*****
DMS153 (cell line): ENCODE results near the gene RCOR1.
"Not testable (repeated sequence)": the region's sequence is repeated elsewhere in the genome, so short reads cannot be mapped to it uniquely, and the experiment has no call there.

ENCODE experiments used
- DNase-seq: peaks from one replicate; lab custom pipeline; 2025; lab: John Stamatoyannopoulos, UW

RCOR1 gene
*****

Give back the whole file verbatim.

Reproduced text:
DMS153 (cell line): ENCODE results near the gene RCOR1.
"Not testable (repeated sequence)": the region's sequence is repeated elsewhere in the genome, so short reads cannot be mapped to it uniquely, and the experiment has no call there.

ENCODE experiments used
- DNase-seq: peaks from one replicate; lab custom pipeline; 2025; lab: John Stamatoyannopoulos, UW

RCOR1 gene